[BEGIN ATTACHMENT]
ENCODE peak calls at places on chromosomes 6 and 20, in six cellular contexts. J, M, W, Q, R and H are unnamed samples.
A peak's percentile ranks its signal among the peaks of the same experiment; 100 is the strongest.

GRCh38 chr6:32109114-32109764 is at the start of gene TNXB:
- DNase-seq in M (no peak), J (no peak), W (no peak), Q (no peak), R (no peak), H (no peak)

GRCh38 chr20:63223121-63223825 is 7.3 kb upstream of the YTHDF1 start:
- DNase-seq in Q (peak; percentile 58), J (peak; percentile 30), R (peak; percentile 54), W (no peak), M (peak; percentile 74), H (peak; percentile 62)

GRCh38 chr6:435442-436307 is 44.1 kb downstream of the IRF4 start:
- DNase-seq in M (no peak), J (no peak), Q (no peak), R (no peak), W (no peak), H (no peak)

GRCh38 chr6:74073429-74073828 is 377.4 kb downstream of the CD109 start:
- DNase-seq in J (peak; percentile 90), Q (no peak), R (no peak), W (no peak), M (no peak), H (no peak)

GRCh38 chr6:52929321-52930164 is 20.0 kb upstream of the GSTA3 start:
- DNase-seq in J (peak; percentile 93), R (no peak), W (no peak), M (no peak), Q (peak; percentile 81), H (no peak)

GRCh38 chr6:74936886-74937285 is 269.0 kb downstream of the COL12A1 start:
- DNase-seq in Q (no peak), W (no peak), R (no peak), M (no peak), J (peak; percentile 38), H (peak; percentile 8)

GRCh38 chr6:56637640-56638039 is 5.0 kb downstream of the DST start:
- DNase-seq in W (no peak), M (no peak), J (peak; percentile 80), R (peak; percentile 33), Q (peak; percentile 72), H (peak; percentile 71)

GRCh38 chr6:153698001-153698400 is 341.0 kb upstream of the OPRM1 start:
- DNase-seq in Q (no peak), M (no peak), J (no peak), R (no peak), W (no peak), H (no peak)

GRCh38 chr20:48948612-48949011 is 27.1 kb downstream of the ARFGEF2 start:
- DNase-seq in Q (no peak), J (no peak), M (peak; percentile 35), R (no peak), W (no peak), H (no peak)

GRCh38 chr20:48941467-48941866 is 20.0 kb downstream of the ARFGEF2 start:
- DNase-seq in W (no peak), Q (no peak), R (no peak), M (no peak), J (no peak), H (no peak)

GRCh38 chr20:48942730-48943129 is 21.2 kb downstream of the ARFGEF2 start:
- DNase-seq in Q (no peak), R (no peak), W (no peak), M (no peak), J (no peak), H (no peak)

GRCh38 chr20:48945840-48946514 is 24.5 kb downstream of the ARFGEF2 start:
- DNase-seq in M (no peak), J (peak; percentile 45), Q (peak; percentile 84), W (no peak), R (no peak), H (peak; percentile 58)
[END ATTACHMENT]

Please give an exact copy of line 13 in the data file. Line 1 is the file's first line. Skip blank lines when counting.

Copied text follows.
GRCh38 chr6:74936886-74937285 is 269.0 kb downstream of the COL12A1 start: